The largest crowd — ever, for anything — in Madison’s history exploded in applause. When Kerry took the stage a few minutes later, he fed on the energy. While he’ll never match Springsteen’s poetry, Kerry’s Madison speech was strong and sharp and carried all the passion that Paul Wellstone or Bruce Springsteen could have asked of him. He hit Bush hard for ignoring reality in Iraq, for putting American troops at risk, for turning his back on the middle class in favor of the big corporations that support him. Somewhere in there, the usually humor-challenged Kerry got off a good line that underscored the cultural divide — and so much else — between the candidates: When Bush heard that “The Boss” was performing in Madison, Kerry said, “he thought we meant Dick Cheney.”
Kerry’s aides were overjoyed. Kerry spokesman Mike McCurry has been unusually serious and quiet over the last two days. In Madison Thursday afternoon, he was beaming. As Kerry began speaking, he said: “It doesn’t get any better than this.”
Springsteen will appear with Kerry again tonight at Ohio State University in Columbus. The Midwest focus is intentional, of course, and not just because Springsteen’s working-man sensibilities play better in big cities here than they would in a condo complex in Palm Beach. Kerry can win without Florida if he can hold on to upper Midwest states like Wisconsin, but it’s hard to conjure up any calculation that gets Kerry to 270 Electoral College votes if he loses both Florida and Ohio.
On the press plane Thursday morning, Kerry spokeswoman Allison Dobson said the campaign believes Kerry is up by about 2 points in Ohio now. And a new Los Angeles Times poll puts Kerry ahead there by 6. But both campaigns are treating Ohio as anybody’s to win. Bush will be in the Buckeye State Friday with Arnold Schwarzenegger. Kerry will return Monday night — if not sooner — when Springsteen will appear again with the candidate at an election-eve rally in Cleveland.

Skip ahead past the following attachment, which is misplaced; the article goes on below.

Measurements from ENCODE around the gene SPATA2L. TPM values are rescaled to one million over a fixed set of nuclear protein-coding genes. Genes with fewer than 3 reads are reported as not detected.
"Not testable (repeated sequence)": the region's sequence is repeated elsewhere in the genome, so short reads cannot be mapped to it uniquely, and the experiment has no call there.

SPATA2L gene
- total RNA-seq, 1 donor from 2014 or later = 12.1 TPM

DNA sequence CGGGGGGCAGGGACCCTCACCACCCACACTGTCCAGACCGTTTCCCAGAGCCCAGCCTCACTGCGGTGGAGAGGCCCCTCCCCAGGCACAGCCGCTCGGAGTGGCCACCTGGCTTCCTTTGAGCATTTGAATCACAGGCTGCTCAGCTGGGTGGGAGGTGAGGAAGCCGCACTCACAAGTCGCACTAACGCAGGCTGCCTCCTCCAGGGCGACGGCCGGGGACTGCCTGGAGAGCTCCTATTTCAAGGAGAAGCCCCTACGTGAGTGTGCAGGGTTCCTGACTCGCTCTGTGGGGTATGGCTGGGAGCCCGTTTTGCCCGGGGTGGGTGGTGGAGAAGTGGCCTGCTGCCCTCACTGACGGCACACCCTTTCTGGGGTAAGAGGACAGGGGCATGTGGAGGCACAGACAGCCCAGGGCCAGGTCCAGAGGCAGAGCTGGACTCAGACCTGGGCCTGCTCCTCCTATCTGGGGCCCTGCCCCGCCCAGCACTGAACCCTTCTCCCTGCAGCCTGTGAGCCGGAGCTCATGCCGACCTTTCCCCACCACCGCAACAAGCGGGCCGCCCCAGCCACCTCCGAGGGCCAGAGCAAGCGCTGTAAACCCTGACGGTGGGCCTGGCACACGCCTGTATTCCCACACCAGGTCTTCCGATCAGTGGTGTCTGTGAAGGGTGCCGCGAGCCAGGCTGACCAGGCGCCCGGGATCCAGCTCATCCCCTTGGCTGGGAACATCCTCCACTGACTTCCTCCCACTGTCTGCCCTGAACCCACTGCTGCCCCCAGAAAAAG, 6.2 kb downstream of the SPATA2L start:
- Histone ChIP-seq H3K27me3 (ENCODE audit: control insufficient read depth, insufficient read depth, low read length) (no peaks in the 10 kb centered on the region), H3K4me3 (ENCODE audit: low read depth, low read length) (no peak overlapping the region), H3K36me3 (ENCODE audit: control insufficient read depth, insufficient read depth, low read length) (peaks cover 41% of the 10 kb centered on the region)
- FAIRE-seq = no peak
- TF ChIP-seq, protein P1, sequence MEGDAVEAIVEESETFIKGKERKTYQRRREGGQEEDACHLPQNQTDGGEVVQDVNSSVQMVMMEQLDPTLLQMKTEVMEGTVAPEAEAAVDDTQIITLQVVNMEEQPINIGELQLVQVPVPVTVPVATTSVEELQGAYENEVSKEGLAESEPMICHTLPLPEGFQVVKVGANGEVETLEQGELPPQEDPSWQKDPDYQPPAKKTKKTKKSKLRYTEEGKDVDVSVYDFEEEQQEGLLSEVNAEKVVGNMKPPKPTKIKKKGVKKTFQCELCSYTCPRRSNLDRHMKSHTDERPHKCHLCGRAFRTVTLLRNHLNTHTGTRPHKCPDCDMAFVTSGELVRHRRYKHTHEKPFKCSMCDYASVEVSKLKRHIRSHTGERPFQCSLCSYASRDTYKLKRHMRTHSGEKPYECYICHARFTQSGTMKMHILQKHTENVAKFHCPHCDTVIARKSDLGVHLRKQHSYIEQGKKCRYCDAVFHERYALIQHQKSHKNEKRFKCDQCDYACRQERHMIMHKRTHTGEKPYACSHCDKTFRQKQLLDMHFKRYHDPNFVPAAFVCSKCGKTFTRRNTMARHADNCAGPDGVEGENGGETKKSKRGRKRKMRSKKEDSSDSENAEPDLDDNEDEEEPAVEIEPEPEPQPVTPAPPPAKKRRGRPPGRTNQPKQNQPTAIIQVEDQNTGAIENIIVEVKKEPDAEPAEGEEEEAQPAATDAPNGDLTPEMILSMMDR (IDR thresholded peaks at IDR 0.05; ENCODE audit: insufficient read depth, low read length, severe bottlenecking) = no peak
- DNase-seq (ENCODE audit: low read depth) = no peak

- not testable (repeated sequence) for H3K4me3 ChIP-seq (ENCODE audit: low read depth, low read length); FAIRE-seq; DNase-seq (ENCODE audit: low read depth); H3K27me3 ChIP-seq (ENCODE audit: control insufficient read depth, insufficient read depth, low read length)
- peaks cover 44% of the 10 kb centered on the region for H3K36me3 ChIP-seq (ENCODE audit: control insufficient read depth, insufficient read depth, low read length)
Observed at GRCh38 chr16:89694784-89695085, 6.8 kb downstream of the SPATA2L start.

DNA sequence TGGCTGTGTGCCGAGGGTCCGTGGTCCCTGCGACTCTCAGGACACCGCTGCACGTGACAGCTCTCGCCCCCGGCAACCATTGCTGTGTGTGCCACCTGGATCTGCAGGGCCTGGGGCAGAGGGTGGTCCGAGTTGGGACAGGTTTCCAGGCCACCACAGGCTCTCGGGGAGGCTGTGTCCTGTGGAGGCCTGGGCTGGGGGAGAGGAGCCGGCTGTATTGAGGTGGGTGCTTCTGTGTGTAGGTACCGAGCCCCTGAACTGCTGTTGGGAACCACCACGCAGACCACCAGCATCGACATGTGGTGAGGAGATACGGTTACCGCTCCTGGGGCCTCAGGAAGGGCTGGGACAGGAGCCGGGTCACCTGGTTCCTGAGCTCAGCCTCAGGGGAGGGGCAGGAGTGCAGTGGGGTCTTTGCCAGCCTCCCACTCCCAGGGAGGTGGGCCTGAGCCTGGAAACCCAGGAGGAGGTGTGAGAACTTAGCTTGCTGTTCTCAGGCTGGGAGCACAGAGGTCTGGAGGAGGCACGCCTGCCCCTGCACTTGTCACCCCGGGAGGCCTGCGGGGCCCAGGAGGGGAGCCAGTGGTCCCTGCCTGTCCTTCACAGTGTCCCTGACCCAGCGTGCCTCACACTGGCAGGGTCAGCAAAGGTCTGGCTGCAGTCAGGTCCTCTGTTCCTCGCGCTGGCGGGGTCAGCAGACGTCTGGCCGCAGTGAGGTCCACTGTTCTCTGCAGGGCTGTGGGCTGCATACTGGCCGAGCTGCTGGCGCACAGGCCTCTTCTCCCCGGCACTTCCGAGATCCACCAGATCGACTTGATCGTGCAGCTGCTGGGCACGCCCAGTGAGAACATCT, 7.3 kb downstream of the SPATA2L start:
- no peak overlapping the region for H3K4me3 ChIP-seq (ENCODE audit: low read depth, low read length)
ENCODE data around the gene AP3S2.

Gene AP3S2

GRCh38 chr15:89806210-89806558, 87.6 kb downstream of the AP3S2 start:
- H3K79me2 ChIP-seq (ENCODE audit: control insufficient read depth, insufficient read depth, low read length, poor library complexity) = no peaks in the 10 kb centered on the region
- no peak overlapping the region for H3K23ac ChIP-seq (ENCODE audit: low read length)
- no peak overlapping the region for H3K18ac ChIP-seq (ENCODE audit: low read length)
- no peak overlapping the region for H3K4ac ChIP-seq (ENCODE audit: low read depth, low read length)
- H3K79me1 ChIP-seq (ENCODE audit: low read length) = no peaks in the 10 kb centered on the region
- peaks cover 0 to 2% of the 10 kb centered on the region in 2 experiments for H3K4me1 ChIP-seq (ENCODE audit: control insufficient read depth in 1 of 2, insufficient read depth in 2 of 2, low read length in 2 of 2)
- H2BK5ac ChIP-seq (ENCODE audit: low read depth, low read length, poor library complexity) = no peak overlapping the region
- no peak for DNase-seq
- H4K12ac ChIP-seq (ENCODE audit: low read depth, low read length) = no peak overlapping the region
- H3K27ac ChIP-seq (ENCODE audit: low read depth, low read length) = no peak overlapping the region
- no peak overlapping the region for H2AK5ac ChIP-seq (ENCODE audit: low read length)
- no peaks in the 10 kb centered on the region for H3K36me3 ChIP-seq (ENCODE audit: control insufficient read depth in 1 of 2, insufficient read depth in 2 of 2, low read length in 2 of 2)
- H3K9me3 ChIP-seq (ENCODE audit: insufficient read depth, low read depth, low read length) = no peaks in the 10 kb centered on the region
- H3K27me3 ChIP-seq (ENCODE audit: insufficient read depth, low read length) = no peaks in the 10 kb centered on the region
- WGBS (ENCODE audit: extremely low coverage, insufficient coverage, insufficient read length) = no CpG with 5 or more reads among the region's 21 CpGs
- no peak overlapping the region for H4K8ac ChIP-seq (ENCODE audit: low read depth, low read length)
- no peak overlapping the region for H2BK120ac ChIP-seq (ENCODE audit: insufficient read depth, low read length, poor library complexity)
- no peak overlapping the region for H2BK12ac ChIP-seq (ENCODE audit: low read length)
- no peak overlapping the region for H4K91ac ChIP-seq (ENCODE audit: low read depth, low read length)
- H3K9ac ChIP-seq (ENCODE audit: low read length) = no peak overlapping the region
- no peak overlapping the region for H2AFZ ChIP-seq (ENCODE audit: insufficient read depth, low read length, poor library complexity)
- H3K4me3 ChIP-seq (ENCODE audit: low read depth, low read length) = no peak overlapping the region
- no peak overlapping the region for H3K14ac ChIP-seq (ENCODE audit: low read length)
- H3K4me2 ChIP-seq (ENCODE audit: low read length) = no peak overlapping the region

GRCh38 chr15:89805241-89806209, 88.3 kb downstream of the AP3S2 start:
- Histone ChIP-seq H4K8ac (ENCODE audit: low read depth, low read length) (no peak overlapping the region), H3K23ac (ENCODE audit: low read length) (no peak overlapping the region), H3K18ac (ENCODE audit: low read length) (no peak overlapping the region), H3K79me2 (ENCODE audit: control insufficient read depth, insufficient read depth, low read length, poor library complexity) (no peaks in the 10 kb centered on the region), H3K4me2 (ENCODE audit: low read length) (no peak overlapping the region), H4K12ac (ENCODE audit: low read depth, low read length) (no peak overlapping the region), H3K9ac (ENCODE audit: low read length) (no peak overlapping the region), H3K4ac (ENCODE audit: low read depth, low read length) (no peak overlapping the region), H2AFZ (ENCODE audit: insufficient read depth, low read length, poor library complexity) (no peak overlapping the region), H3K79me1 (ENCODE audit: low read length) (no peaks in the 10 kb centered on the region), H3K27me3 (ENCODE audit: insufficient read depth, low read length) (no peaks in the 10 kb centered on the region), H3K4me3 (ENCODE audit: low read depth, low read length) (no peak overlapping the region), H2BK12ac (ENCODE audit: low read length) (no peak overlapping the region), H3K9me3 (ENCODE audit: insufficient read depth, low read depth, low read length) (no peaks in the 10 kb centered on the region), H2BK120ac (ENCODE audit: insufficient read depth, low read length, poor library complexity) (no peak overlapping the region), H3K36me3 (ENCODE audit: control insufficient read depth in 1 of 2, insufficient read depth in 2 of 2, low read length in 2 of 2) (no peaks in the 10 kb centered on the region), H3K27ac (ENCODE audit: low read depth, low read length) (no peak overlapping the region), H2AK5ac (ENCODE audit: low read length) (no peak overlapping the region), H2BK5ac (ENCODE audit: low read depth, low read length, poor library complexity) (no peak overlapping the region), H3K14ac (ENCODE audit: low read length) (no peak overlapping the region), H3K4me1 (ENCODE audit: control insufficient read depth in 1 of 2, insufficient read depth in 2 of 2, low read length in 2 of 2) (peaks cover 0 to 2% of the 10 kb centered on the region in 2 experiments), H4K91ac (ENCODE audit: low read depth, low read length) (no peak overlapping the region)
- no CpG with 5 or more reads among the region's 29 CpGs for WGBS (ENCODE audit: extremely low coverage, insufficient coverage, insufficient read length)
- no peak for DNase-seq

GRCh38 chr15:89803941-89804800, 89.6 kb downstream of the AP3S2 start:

Springsteen isn’t the first rock star to open for Kerry, but he’s the biggest. Patti LaBelle sang the national anthem in Philadelphia Monday, Sheryl Crow opened for him in Las Vegas, and Carole King performed before Kerry arrived in Rochester, Minn., Wednesday. Jon Bon Jovi travels from rally to rally on Kerry’s chartered 757. After performing an acoustic version of “Livin’ on a Prayer” — it’s better than it sounds — he exhorts fans to make a difference in what he invariably calls “these United States.”
Kerry played in a rock ‘n’ roll band as a kid, and his personal assistant, Marvin Nicholson, is responsible for hauling the candidate’s acoustic guitar off and on the plane each time the traveling campaign stops for the night. Kerry rallies begin with a recorded version of Springsteen’s “No Surrender,” and they usually end with U2′s “Beautiful Day.” At a rally Thursday morning in Toledo, the sound man paid tribute to the Red Sox’ World Series win, cueing up Boston’s “More Than a Feeling” as Kerry finished speaking.